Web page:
I am going to be a parent soon. One of the (many) big debates in parenting for the past decade or so has been whether or not vaccinate a child. There’s a lot of talking points, but there tends to be little in the realm of hard data and evidence in the discussions (at least from my experience of them). Fear not, however, for I am doing the research. I wish to divide this post into three parts: outlining the main positions, outlining the quality research I can find, and discussing the two groups of points. At the very least, I hope this remains a useful starting point for others’ research. While I do not expect everyone to accept my opinion, I would like to hear others’ arguments and evidence — perhaps I’ve missed something.
For the sake of simplicity, I am reducing the main positions to three: (1) standard vaccination, (2) delayed vaccination, and (3) withheld vaccination.
The standard vaccination programmes* (US, Canada, UK) are pretty intimidating. One interesting bit from looking at just these three programmes is that Canada apparently allows a few types of delayed vaccination in addition to the early infancy schedule. The UK’s recommendations are a bit accelerated (main vaccines done at months 2, 3, and 4 while the US and Canada do them at months 2, 4, and 6). The primary reason for vaccinating a child is the obvious one: to prevent diseases (the CDC’s answer repeats this five times — the same reason is repackaged). Considering that some countries are only just seeing the end of some of these diseases (in February 2012, India was able to claim that it hadn’t had a new case of polio in the wild for a year — the US crossed that threshold in 1979). The main criticism of this programme is that there are serious — sometimes fatal — reactions to the vaccinations. According to one post by John Snyder, the following are adverse reactions just to the measles vaccine (other vaccines have similar reactions):
One in 1000 cases of measles results in encephalitis, with a high rate of permanent neurological complications in those who survive.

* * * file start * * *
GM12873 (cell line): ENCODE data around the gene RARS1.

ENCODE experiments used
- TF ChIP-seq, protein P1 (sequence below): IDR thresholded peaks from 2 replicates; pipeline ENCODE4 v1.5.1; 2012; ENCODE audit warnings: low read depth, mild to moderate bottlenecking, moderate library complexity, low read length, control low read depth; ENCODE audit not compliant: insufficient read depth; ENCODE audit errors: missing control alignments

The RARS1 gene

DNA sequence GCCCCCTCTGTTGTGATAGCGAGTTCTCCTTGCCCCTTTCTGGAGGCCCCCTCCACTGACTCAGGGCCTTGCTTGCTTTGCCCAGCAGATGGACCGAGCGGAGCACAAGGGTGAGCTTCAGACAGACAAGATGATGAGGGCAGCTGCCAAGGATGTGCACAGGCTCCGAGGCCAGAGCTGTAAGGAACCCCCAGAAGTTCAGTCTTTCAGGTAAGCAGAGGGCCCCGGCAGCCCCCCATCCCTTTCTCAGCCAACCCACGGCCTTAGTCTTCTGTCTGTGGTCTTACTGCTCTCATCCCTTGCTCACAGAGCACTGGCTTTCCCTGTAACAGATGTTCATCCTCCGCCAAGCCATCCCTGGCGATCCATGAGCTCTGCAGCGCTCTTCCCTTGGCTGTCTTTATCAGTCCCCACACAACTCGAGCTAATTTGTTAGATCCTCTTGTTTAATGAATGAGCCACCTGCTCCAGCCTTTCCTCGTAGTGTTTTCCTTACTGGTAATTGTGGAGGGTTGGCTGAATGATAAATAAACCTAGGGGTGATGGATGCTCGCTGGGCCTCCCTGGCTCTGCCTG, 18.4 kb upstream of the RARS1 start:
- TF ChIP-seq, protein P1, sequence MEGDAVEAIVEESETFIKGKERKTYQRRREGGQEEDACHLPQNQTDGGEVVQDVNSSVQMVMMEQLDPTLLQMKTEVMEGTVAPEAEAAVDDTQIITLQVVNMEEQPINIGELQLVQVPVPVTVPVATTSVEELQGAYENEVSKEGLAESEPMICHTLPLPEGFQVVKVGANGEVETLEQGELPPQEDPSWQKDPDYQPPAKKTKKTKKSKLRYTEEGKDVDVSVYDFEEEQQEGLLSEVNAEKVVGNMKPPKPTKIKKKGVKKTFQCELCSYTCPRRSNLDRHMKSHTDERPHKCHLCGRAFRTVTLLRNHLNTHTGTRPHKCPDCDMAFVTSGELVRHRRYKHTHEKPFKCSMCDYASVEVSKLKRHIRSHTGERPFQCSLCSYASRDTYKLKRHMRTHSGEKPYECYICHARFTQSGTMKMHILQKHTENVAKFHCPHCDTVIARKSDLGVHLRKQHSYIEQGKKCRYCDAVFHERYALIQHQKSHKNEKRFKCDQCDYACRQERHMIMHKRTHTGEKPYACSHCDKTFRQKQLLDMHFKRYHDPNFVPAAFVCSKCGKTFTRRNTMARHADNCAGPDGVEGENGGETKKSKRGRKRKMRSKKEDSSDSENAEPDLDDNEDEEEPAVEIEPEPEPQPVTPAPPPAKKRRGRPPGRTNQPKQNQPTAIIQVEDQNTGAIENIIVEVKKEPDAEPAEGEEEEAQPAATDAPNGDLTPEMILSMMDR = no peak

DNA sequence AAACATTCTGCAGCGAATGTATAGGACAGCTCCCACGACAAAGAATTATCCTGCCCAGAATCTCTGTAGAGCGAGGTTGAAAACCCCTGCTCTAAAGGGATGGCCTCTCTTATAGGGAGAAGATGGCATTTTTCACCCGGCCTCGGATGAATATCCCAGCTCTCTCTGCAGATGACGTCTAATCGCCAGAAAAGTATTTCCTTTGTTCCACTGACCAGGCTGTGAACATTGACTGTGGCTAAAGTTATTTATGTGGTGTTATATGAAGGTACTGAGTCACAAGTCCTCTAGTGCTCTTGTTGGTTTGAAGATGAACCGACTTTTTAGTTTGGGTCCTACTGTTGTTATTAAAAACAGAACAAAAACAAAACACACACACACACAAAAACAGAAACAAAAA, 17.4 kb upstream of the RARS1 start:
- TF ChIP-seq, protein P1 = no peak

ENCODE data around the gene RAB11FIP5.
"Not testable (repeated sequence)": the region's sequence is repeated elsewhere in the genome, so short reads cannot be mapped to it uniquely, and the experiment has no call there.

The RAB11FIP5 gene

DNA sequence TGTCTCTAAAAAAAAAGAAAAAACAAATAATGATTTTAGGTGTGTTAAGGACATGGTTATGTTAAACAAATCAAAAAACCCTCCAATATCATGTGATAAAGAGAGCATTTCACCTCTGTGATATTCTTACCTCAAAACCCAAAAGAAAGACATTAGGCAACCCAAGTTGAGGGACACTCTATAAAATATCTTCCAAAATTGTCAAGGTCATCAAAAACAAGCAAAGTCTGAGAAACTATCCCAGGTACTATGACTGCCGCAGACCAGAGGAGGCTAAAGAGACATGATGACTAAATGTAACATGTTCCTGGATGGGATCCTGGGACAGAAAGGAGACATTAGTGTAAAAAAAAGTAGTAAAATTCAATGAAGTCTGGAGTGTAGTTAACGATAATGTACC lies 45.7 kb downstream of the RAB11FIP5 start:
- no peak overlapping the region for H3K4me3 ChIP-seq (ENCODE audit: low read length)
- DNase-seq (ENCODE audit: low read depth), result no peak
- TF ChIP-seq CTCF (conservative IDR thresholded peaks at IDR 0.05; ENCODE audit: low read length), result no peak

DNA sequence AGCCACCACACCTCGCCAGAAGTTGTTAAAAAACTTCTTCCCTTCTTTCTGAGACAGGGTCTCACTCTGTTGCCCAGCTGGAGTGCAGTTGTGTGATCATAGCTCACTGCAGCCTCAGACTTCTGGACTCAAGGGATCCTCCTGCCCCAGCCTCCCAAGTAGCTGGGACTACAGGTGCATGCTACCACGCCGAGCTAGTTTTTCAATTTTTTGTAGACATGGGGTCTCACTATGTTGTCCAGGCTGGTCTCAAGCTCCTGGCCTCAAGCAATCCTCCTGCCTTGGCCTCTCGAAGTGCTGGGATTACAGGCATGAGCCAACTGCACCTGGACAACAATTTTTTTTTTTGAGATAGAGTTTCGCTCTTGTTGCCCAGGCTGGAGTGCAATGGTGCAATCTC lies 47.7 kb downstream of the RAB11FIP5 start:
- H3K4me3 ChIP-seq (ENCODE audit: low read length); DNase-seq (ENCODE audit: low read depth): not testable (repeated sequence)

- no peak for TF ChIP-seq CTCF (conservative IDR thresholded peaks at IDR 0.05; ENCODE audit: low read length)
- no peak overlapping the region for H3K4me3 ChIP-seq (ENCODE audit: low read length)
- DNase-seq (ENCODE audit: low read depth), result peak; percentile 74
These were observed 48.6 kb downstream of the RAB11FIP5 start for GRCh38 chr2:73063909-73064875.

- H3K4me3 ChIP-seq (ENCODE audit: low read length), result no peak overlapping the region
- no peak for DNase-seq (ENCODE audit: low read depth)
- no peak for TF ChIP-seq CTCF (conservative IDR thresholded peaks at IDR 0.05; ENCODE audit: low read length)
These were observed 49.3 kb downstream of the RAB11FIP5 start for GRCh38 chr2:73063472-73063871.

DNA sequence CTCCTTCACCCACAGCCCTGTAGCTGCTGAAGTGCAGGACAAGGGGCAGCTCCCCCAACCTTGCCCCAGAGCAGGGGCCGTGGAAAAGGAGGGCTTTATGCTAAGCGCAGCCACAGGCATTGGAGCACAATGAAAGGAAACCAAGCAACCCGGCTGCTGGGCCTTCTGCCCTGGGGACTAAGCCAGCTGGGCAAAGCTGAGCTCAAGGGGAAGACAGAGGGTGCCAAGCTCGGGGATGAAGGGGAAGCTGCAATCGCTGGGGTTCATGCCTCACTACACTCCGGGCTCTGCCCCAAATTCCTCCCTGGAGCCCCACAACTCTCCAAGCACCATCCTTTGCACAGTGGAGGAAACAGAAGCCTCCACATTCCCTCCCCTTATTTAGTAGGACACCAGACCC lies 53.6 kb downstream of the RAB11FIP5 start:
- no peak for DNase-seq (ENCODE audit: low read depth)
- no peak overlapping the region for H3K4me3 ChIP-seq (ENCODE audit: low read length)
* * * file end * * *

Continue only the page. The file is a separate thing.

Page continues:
Approximately five percent develop pneumonia.
The fatality rate is between one and three per 1000 cases…
[D]eath is most commonly seen in infants with measles.
Subacute sclerosing panencephalitis (SSPE) is a rare complication of measles infection that occurs years after the illness in approximately 10 of every 100,000 cases.
It causes fever and a mild rash in 5-15% of recipients.
0.03% will have a febrile seizure – likely not a result of the vaccine itself, but simply a child’s individual predisposition to febrile seizures.
One in 10,000 children will have a more serious event following the vaccine, such as a change in alertness, a drop in blood pressure, or a severe allergic reaction.
The argument to delay vaccination centres on the criticisms outlined above regarding the standard vaccination programme. Many people have heard that there was a link between the MMR vaccination and autism, and they have used this link to delay (or withhold) vaccines. The primary objection to delaying vaccinations hinge on the importance of vaccines: they prevent the spread of disease (see John Snyder’s post linked above). The criticism brings out a contradiction in the concept: the only way one can safely delay vaccines is if the majority of others follow the standard programme, but delaying vaccination decreases the number and subsequently increases the chance of the diseases for those who have delayed vaccinations.